750,000 Poor People Could Lose Their Food Stamps Because of Trump's New Proposal

According to the Trump admin, the idea of the move is to “move people toward self-sufficiency.” It will have the power to restrict a state's ability to access waivers as per the current SNAP regulations.
The current administration of the USA plans to limit the states' ability to seek employment waivers from the current SNAP program, which will end up denying food stamps to more than 750,000 people. However, many of the beneficiaries are among the poorest of the poor in America. More than three-quarters of a million people could fall off the rolls, according to the Department of Agriculture, says CNN.

The Supplemental Nutrition Assistance Program(SNAP), referred to by most as food stamps offer nutrition assistance to millions of eligible, low-income individuals and families. Introduced in the 1960s, it is the largest program which creates a domestic hunger safety net by working with State agencies, nutrition educators, and neighborhood and faith-based organizations.
750,000 Poor People Could Lose Their Food Stamps Because of Trump's New Proposal

This is the administration's attempt is to make Americans work for their food stamps. The idea of this move, as per US Department of Agriculture head Sonny Perdue, is to “move people toward self-sufficiency.” The announcement of this came in December, on the same day Trump signed into law the new farm bill, which didn’t include SNAP work requirements Republicans in Congress had been pushing for.

The proposed change is aimed at "18 to 49-year-old able-bodied adults without dependents". As per current rules, this group cannot access food stamps for more than three months out of every 36 months unless they are working or registered as a student in an education or training program. But the states can request for a waiver in this time limit in certain scenarios. These include if an area's unemployment rate exceeds 10 percent, or if the employment rate is 20 percent above the national average in certain regions.

Additionally, SNAP allows states to exempt up to 15 percent of their Able-Bodied Adults Without Dependents (ABAWDs) from work each year. In case they are not utilized, these exemptions can be carried forward to the future. Despite the law’s 15 percent exemption cap, current regulations have allowed for “banking,” permitting states to build up large surpluses of exemptions, each one available for use to grant one ABAWD an additional month of benefits.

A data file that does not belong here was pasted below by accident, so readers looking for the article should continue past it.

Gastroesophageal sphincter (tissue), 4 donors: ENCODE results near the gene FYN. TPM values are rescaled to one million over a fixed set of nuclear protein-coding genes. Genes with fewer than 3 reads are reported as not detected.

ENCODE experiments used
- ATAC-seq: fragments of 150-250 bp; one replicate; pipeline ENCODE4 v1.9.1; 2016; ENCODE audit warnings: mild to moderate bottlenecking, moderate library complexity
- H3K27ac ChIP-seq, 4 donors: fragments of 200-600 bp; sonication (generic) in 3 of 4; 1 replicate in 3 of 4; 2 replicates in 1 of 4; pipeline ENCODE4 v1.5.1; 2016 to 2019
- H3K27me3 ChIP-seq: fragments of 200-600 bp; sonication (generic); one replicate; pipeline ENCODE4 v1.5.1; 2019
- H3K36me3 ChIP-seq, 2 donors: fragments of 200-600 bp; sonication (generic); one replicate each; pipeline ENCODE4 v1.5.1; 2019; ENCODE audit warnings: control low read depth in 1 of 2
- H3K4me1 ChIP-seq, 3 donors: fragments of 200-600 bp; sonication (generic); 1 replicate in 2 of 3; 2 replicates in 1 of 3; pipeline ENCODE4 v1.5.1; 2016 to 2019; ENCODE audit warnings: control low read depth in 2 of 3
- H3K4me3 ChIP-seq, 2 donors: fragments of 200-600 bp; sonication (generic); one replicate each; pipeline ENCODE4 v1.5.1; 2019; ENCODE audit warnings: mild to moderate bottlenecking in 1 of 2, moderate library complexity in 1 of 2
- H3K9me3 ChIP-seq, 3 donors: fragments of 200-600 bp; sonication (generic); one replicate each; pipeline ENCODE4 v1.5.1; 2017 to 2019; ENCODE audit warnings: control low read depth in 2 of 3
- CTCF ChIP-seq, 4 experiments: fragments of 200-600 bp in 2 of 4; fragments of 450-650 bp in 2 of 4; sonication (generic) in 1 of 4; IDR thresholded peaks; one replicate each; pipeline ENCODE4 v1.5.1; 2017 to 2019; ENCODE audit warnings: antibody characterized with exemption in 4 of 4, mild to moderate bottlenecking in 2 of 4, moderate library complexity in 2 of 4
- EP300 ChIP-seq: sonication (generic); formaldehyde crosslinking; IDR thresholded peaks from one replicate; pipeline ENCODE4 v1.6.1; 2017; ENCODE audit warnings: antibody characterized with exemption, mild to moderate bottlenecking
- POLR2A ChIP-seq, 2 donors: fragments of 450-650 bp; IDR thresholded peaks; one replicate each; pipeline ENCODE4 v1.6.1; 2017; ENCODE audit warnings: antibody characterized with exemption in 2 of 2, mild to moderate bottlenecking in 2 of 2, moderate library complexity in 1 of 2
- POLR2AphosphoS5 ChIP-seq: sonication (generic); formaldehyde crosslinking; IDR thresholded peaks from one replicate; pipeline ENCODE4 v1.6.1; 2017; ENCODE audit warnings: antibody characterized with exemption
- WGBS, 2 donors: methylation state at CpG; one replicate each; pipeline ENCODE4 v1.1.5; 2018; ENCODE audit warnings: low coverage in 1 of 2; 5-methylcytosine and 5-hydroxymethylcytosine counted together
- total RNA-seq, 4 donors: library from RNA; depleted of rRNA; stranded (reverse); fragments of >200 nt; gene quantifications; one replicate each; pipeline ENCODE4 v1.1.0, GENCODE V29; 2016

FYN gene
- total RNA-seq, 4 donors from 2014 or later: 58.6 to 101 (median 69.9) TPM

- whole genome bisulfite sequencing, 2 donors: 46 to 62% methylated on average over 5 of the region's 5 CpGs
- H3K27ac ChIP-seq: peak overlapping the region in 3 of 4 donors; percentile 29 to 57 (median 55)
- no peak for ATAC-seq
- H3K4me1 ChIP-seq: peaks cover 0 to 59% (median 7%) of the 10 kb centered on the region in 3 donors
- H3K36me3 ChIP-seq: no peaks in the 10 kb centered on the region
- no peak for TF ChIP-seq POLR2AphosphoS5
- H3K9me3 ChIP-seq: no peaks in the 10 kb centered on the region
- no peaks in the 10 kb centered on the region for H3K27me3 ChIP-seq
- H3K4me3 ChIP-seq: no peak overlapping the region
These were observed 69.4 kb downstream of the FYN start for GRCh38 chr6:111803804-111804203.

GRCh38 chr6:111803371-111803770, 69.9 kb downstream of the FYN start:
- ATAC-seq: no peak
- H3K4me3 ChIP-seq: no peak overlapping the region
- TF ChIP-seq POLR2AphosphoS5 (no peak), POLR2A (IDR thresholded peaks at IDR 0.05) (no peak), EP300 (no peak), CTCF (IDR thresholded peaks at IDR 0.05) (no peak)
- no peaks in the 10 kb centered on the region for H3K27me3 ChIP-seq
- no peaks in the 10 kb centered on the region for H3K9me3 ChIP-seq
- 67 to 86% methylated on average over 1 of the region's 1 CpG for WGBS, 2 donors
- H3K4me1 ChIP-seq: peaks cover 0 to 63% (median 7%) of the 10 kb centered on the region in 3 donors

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New Trump Proposal Could Strip 750,000 Of Food Stamps https://trib.al/JwYvYjO #WhatDoYouThink?

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However, if the new rule proposed by Purdue gets passed, it will have the power to restrict the state's ability to access waivers. Only those areas within the state that have 7% or higher rate of unemployment will be able to access it. Also, the waivers would also be good for only one year.

Researcher Karen Cunnyngham, an associate director at Mathematica, a policy research firm, told a House Subcommittee on April 3 that this proposal would hit extremely poor Americans very hard. This group's average monthly income is $557 (43% of the poverty level) and only 11% have jobs, which means almost three-quarters of the people targeted by this rule are not working. That’s 2.8 million people, of which over 750,000 would lose SNAP benefits over three years if this rule goes ahead.

Many people have opposed this bill. Several experts told the subcommittee that making it compulsory to work will not lead to their gaining employment. The Ohio Association of Foodbanks found that one in three clients reportedly had a physical or mental limitation, one-third weren't high-school graduates or didn't have a GED and more than half don't have access to reliable transportation. "Those subject to the time limit have profound barriers to employment," said Lisa Hamler-Fugitt, executive director of the association.

Republicans have responded saying that employment will only help the people in alleviating their poverty. "Work has dignity. Work is opportunity. Work is not a dirty word," said Rep. Dusty Johnson of South Dakota, the nutrition subcommittee's ranking member. "

However, according to a study conducted in December 2018 by researchers Brian Stacy, Erik Scherpf and Young Jo of the USDA, they found that the work requirements in SNAP have no impact on labor force participation and the number of hours worked. This kind of disproves the claim that the Republican Party makes that SNAP discourages people from working.

There has been some major public outrage against this motion:
750,000 Poor People Could Lose Their Food Stamps Because of Trump's New Proposal
750,000 Poor People Could Lose Their Food Stamps Because of Trump's New Proposal
750,000 Poor People Could Lose Their Food Stamps Because of Trump's New Proposal
750,000 Poor People Could Lose Their Food Stamps Because of Trump's New Proposal